Campaign for Reader Privacy Renews Call to Amend Patriot Act

Today, organizations representing booksellers, librarians, publishers, and authors called on Congress to pass legislation to restore privacy protections for bookstore and library records that were stripped by the Patriot Act as a first step toward reining in what the group calls “runaway surveillance programs.”

Read the full statement released today by the Campaign for Reader Privacy, a joint initiative of the American Booksellers Association, the American Library Association, the Association of American Publishers, and PEN American Center:

Two years ago, Congress voted to extend Section 215 of the Patriot Act without addressing weaknesses in the law that allow the government to gather information about law-abiding citizens’ private lives. It did so despite evidence that Section 215 and other post-9/11 surveillance powers were being abused.

Just how serious the abuses have been is now clear:

  • We now know that Section 215 was used to compile records of the phone calls of Verizon business customers and the customers of other major U.S. telecommunications carriers—without regard to whether those customers were suspected of involvement in terrorism or any other illegal activity.
  • We know that the National Security Agency conducted other programs that included collecting metadata about Internet communications without warrants or probable cause—even after the Bush administration’s own attorney general refused to reauthorize one such program on the grounds that it was unconstitutional.
  • We know that the secretive Foreign Intelligence Surveillance Court not only has approved virtually every government application to exercise its massive surveillance powers, but has also issued opinions regarding the legality of those new spying powers that remain secret and shielded from public and constitutional review.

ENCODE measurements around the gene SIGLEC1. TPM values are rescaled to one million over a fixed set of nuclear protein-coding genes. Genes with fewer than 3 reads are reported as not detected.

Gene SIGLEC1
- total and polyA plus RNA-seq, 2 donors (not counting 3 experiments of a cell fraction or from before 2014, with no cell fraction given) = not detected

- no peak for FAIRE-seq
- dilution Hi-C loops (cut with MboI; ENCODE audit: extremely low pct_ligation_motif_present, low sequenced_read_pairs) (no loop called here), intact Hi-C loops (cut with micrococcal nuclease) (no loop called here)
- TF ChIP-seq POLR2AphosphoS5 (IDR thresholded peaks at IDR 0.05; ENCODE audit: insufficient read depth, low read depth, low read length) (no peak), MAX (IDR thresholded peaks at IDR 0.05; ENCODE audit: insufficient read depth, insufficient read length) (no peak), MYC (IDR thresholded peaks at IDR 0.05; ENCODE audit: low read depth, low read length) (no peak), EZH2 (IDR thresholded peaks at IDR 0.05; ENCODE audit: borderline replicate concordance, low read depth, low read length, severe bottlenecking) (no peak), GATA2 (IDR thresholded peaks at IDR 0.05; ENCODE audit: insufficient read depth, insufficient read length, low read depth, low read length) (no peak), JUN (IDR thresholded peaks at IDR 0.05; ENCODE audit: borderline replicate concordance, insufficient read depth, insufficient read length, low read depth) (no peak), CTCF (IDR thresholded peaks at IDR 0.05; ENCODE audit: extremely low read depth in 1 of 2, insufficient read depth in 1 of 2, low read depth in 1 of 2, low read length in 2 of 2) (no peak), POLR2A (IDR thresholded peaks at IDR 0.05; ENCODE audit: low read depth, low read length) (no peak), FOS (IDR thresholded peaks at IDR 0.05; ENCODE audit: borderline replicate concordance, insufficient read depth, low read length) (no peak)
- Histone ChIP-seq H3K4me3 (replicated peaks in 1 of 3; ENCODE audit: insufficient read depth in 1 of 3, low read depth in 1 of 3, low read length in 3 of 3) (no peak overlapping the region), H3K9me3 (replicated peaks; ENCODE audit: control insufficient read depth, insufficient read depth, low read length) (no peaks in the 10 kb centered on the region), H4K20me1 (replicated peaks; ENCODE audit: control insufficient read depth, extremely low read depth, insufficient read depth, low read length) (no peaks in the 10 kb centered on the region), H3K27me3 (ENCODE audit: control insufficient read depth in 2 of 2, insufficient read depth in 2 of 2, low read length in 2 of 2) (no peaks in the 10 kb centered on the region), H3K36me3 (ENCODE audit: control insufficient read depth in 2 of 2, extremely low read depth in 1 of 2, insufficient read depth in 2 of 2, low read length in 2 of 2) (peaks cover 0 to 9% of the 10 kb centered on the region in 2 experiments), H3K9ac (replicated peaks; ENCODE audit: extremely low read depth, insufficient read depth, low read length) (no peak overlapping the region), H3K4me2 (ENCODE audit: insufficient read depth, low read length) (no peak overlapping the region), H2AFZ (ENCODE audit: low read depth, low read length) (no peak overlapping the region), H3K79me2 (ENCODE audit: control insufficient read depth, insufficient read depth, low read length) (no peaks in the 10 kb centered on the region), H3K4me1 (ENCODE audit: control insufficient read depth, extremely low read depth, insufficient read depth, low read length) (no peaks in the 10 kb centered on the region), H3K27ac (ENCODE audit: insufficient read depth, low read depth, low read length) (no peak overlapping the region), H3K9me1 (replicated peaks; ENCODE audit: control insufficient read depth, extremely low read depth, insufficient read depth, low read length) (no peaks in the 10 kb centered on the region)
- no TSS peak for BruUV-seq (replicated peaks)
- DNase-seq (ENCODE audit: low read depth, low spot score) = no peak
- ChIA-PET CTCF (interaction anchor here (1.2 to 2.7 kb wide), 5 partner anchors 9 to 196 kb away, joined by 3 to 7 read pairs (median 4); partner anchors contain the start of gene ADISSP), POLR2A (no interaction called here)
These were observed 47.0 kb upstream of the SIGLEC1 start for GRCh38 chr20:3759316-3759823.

Since 2004, the Campaign for Reader Privacy, which represents librarians, booksellers, authors and publishers, has been working to restore protections to guard the confidentiality of bookstore and library records that were stripped under Section 215 of the Patriot Act.

Two years ago, Democratic and Republican members of Congress introduced a bill requiring the government to show that those whose reading records it wishes to gather are actually suspected of criminal activity—something that is required by the Fourth Amendment, which protects us from unreasonable searches and seizures, and the First Amendment, which guards our right to access information of our own choosing. But Congress ignored that bill and reauthorized what we now know are flawed, dangerous powers.

It is time to correct that mistake—and to start reining in our government’s runaway surveillance programs. The Campaign for Reader Privacy calls on Congress and on the President to take the first step by passing legislation this year that will restore privacy protections for book sales and library lending records. What law-abiding Americans are reading is nobody’s business.

The Campaign for Reader Privacy was organized in 2004 by the American Booksellers Association, the American Library Association, the Association of American Publishers, and PEN American Center. Its goal is to ensure that Americans can purchase and borrow books without fear that the government is reading over their shoulder. For more information, visit www.readerprivacy.org.”

Lynne works in the ALA Washington Office and is director of ALA's Office of Government Relations.

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Posted in Government Information, Intellectual Freedom, Legislation, OGR

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